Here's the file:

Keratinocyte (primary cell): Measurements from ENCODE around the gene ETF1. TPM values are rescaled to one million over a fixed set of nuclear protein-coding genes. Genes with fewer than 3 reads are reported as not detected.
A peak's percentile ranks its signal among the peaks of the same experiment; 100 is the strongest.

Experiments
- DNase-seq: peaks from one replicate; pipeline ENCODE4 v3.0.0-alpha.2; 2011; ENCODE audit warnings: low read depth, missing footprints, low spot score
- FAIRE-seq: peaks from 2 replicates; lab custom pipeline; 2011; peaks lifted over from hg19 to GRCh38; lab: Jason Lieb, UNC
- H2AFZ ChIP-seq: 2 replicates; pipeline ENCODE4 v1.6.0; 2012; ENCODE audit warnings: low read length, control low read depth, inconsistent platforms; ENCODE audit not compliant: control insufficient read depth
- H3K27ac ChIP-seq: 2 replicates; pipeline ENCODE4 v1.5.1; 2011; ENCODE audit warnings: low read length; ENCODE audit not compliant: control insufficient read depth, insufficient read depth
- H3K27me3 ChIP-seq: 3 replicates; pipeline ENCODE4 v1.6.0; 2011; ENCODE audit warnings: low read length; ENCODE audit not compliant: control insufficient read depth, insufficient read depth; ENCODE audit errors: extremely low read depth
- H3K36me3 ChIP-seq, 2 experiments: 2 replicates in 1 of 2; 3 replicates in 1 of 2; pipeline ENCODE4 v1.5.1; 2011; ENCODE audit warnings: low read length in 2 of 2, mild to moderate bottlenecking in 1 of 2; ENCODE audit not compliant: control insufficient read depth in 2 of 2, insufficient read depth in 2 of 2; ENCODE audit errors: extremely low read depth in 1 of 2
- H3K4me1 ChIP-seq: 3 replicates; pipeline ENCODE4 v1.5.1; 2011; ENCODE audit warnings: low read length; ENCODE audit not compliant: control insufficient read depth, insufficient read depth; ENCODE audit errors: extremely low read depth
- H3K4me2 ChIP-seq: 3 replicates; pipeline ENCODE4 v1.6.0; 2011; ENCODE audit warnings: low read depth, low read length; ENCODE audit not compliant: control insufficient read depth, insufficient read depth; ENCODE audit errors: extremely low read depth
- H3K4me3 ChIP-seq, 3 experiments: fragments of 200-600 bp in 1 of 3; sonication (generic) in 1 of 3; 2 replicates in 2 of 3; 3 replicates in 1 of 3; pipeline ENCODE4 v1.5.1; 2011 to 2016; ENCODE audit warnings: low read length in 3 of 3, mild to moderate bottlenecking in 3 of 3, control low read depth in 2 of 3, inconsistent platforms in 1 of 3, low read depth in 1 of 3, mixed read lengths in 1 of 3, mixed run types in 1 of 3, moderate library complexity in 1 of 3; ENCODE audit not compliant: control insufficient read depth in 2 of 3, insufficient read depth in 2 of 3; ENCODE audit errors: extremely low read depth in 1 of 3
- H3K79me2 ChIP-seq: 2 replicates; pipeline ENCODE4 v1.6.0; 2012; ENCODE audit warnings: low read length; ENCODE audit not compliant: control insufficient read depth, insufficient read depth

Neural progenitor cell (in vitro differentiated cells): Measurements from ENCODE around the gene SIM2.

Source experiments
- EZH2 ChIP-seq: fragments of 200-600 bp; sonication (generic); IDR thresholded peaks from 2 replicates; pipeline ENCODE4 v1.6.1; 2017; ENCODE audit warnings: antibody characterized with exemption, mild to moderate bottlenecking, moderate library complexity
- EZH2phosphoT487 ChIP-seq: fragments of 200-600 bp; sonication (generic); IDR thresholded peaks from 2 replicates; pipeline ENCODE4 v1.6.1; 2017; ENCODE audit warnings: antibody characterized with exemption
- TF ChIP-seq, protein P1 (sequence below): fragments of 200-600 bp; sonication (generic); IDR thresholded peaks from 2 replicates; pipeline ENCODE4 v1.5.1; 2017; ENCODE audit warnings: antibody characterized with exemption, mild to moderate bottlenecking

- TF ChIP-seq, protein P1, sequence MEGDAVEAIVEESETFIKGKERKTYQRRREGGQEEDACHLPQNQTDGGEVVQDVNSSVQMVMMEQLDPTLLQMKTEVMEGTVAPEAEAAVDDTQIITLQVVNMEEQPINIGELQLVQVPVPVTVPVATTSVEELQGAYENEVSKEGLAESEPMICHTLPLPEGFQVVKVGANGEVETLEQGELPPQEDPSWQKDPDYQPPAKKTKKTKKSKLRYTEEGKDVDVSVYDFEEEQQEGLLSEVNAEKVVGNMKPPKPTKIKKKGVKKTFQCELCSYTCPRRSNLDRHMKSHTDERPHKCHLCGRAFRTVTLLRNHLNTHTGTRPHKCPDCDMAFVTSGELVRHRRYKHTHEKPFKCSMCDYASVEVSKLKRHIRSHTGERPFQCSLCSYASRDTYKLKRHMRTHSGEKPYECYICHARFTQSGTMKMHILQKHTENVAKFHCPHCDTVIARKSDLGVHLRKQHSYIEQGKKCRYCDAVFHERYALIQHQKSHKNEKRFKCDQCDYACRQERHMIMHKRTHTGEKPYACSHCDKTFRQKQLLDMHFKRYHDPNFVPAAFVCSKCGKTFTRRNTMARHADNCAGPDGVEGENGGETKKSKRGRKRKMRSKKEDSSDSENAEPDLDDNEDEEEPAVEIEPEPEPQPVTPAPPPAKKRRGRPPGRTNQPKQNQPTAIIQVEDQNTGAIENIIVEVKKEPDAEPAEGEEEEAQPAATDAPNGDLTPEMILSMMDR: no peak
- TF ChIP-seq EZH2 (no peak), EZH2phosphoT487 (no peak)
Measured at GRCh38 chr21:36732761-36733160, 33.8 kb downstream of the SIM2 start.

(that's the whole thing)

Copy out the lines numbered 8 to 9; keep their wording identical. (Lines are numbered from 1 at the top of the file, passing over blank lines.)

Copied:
- H3K27me3 ChIP-seq: 3 replicates; pipeline ENCODE4 v1.6.0; 2011; ENCODE audit warnings: low read length; ENCODE audit not compliant: control insufficient read depth, insufficient read depth; ENCODE audit errors: extremely low read depth
- H3K36me3 ChIP-seq, 2 experiments: 2 replicates in 1 of 2; 3 replicates in 1 of 2; pipeline ENCODE4 v1.5.1; 2011; ENCODE audit warnings: low read length in 2 of 2, mild to moderate bottlenecking in 1 of 2; ENCODE audit not compliant: control insufficient read depth in 2 of 2, insufficient read depth in 2 of 2; ENCODE audit errors: extremely low read depth in 1 of 2